Beowulf V, Himself
Nikki Smalls Mr. Walpole Honors English 4 14 Oct. 2012 Beowulf V. Himself Ever wonder if a hero really is a hero by heart? Who actually does good deeds to be the protector and only protects the people? The character Beowulf, who is a Geat in the story Beowulf, translated by Burton Raffel plays the role of a hero; but is he really this innocent hero? Beowulf comes to protect the Danes by fighting evil monsters. Beowulf is a very boastful man filled with a lot of pride and energy. He loves to brag, and this journey he has to take shows how he really is.
While Beowulf makes references, he actually believes in free will because of his arrogance, isolation/his ability to do things, and his desire of fame. Beowulf is a very self-applauding man, who lets his arrogance show who he really is. When Beowulf received the message of fighting a monster for the Danes, he was more than happy to do it. Why; because Beowulf is always bragging about how he can do this and that. So taking this quest would be a great opportunity for Beowulf’s ego to lift even more.
Beowulf always has stories he tells about the many monsters he fought and how no man can do what he does. “No man swims in the sea/ As I can, no strength is a match for mine” (30. 6. 266-267). This quote explains the strong seas he can swim in and no man can swim in the seas as he can. Beowulf really believes he is this god that can do things that many men can not. The mentality Beowulf has is overly confident. He is overly confident of doing certain things that he feels not even the bravest man can achieve. “Lucky or not, nine was the number/ Of sea-huge monsters I killed.
What man, / Anywhere under Heaven’s high arch, has fought/ In such darkness, endured more misery, or been harder/ Pressed? Yet I survived the sea, smashed/ The monsters’ hot jaws, swam home from my journey. ” (31-32. 7. 307-312). Beowulf believes that he can literally do what he sets his mind to. This shows proof that Beowulf does not really want to help the Danes just to defeat the monster; that he really wants to defeat the monster so his name can be heard and even more. The truth of the matter is that Beowulf has an isolated mind set and likes to do things on his own.
He likes to fight battles by his self even when he has his Geats to protect him, or just simply fight by his side. Beowulf feels like he can fight any creature equally. When he first fought Grendel he did not use weapons because he considered himself equal to Grendel, that he is strong enough to fight a monster. If Grendel did not use weapons, Beowulf would not use weapons. For Beowulf’s last battle he fights the dragon. “I would rather not/ Use a weapon if I knew another way/ To grapple with the dragon and make good my boast/ As I did against Grendel in days gone by. (43. 14. 668-671). That quote demonstrates that Beowulf still wants to be known as this powerful man, it shows another sign of isolation but, this time with weapons. Even though Beowulf has his Geats to back him up; Beowulf still feels the need to do things on his own. He feels as though no one is supposed to help him while fighting the monsters. Beowulf believes it is his battle no one should help. “Men at arms, this fight is not yours nor is it up to any man except me to measure his strength against the monster or to prove his worth” (44. 14. 79,683-685). You would think that Beowulf could be looking out for his men, but the truth is he really says that so he can say he did it all on his own. Even though Beowulf does not physically say he has this desire for fame, his actions show otherwise. “I shall win gold/ by my courage, or else combat,” (44. 14. 685-686). Every time Beowulf wins a fight with enemy he is rewarded gold. It almost seems like this is another reason for Beowulf to continuously fight these creatures because he knows that he will be rewarded gold when he defeats them.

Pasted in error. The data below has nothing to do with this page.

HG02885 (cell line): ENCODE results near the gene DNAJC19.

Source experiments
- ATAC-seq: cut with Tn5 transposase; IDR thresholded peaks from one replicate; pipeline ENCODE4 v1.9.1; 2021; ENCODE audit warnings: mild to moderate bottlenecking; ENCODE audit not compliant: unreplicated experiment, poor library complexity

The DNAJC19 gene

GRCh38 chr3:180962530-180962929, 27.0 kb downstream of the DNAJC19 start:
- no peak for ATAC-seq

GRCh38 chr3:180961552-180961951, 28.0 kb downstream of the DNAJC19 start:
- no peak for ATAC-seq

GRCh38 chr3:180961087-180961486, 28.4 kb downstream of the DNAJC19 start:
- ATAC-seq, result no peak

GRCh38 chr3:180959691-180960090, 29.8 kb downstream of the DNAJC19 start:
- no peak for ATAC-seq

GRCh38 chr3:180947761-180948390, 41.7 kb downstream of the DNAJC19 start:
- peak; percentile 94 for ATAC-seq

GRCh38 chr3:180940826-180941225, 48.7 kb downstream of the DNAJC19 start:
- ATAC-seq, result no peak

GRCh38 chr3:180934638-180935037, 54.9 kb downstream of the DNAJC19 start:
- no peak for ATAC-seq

Beowulf made sure even after he died that his name became known. He made sure the people questioned “was there a warrior worthier to rule over men” (38. 10. 542). When Beowulf fought the dragon, he had the chance to let a much younger warrior fight the dragon for him; but because Beowulf has this desire for fame he would rather sacrifice his own life, then have some one else do it for him. From Beowulf being so arrogant isolated, and wanting the desire of fame these lead to references to the free will of Beowulf.
These references lead to Beowulf’s downfall. If he was a laid back hero, or a hero that was not cocky or did not desire fame as much as he did, Beowulf may still be alive. The readers would learn possibly what could have prevented Beowulf from dying. Also, you the reader, would see through out the story that Beowulf is how I described him as an overbearing man. This topic can relate to reality, my own world, because it shows that Beowulf is just like a normal person. He is not like a normal hero who does not do things for the fame and gold.
However, in reality a normal person would only do all those things that Beowulf did by himself just for the fame. Beowulf can definitely relate to a real life person. Heroes are similar because their main goals are to defeat the villain and protect their people. They are different because in today’s society because, they do good only for something in return, such as money. A modern super hero would not go through a journey like that without a promising gift in return. Beowulf may have fought monsters but his real battle was with himself.